JOHNSON CITY, Tenn. (WJHL) — Black bears are rarely aggressive towards people, but sometimes they are and it can lead to a bear being euthanized or relocated.

There have been several cases of bears being put down across East Tennessee over the past two weeks.

The U.S. Forest Service confirmed Thursday that an aggressive bear at a Carter County campground was captured and euthanized after reports of bears entering the campground and taking food and garbage.

Last week, a bear was euthanized in Sevier County after it scratched a 90-year-old woman. Another bear was put down after it tore open a tent at a Great Smoky Mountains National Park campground and caused superficial wounds to a woman and 3-year-old child.

So how do wildlife officials decide whether to euthanize or relocate a nuisance bear? The Tennessee Wildlife Resources Agency, or TWRA, uses a Bear Nuisance Matrix.

“It was developed with input from bear biologists, managers, and professionals that takes bear behavior into account and offers appropriate responses,” TWRA spokesperson Matthew Cameron said.

The matrix is based on two factors: a bear’s behavior (or level of conflict) and its food source.

TWRA’s Bear Nuisance Matrix is used to help wildlife officials determine if a nuisance bear should be relocated or euthanized.

Cameron used the bear that injured the 90-year-old woman as an example.

“Because the bear made human contact and caused serious bodily injury, we referred to the matrix which places this bear under Level 4 and calls for an attempt to be made to euthanize it,” Cameron said. “Also, after the bear injured the woman on her porch, it charged another area resident who shot and injured it before a wildlife officer euthanized it.”

Cameron also noted the bear was active during the day, in very hot temperatures, and a necropsy revealed pasta noodles and other human foods in its stomach.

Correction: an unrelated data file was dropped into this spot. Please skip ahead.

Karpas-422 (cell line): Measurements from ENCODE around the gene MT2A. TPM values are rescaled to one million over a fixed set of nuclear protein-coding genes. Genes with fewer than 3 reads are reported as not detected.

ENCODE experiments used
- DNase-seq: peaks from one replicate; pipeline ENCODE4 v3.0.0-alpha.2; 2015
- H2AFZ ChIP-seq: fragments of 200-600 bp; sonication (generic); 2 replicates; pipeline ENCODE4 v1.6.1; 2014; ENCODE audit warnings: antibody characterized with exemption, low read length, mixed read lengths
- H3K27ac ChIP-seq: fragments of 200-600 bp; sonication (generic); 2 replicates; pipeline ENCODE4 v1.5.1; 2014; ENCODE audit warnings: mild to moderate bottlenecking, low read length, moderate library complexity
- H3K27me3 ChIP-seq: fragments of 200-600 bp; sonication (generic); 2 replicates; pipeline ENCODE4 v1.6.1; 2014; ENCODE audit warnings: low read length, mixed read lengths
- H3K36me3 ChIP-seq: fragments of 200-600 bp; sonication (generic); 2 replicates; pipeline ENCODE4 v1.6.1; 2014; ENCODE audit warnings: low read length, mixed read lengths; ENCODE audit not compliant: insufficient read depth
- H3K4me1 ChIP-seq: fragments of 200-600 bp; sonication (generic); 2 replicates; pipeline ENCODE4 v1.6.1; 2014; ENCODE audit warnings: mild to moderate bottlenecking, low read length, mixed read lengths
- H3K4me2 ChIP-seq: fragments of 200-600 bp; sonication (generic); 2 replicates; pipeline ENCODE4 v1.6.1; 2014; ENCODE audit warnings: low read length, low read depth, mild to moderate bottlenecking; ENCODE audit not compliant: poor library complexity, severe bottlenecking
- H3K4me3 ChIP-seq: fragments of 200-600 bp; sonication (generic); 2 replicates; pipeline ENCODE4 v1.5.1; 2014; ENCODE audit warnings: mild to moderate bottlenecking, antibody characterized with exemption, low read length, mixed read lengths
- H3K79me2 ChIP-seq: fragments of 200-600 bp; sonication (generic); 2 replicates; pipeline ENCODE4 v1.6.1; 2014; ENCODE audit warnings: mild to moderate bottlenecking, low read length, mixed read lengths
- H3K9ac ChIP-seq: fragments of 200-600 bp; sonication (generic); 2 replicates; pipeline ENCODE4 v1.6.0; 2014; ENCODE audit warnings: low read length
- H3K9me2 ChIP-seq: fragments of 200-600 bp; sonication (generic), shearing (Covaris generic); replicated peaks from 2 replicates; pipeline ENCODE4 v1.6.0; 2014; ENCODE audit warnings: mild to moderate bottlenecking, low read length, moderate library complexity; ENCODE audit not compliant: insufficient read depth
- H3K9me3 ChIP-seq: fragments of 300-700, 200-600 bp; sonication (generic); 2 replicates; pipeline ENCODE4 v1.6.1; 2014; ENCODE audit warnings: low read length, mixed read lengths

The matrix also allows some bears to be relocated instead of euthanized, but relocation is often unsuccessful.

“In these instances, TWRA staff may be able to trap or chemically immobilize a bear, tag it for future identification, and relocate it to remote areas within the Cherokee National Forest,” Cameron said. “Unfortunately though, relocating nuisance bears typically just passes the problem on to someone else as they typically engage in the same nuisance behaviors that caused them to originally be moved.”

Recent research showed that relocated bears are usually dead within a year due to euthanasia because of aggressive behavior, being struck by a vehicle, or from public land hunting, Cameron said.

The TWRA lists the following things people should know about bears:

  • While black bears are usually tolerant of humans, they should always be treated as wild animals, whether in residential or backcountry areas.
  • Black bears are rarely aggressive towards people and typically go out of their way to avoid contact, however as human development continues and bear numbers increase, occasional interactions will be unavoidable.
  • Black bears are extremely powerful animals whose behaviors can be unpredictable.
  • Black bears are very curious animals and this should not be confused with aggression.
  • Startled bears will often confront intruders by turning sideways to appear larger, make woofing and teeth clacking sounds, salivate, lay their ears back and slap the ground with their paws. These are warnings for you to leave the area.
  • Bears will often stand on their hind legs to get a better view or a better sense of hearing and smell.

The agency also offers these guidelines for minimizing unnecessary and potentially dangerous encounters:

  • Never feed or approach bears!
  • If a bear approaches you in the wild, it is probably trying to assess your presence.
  • If you see a black bear from a distance, alter your route of travel, return the way you came, or wait until it leaves the area.
  • Make your presence known by yelling and shouting at the bear in an attempt to scare it away.
  • If approached by a bear, stand your ground, raise your arms to appear larger, yell and throw rocks or sticks until it leaves the area.
  • When camping in bear country, keep all food stored in a vehicle and away from tents.
  • Never run from a black bear! This will often trigger its natural instinct to chase.
  • If a black bear attacks, fight back aggressively and do not play dead! Use pepper spray, sticks, rocks, or anything you can find to defend yourself. If cornered or threatened, bears may slap the ground, “pop” their jaws or “huff” as a warning. If you see these behaviors, you are too close! Slowly back away while facing the bear at all times.

More information about bears and bear safety can be found on TWRA’s website and bearwise.org.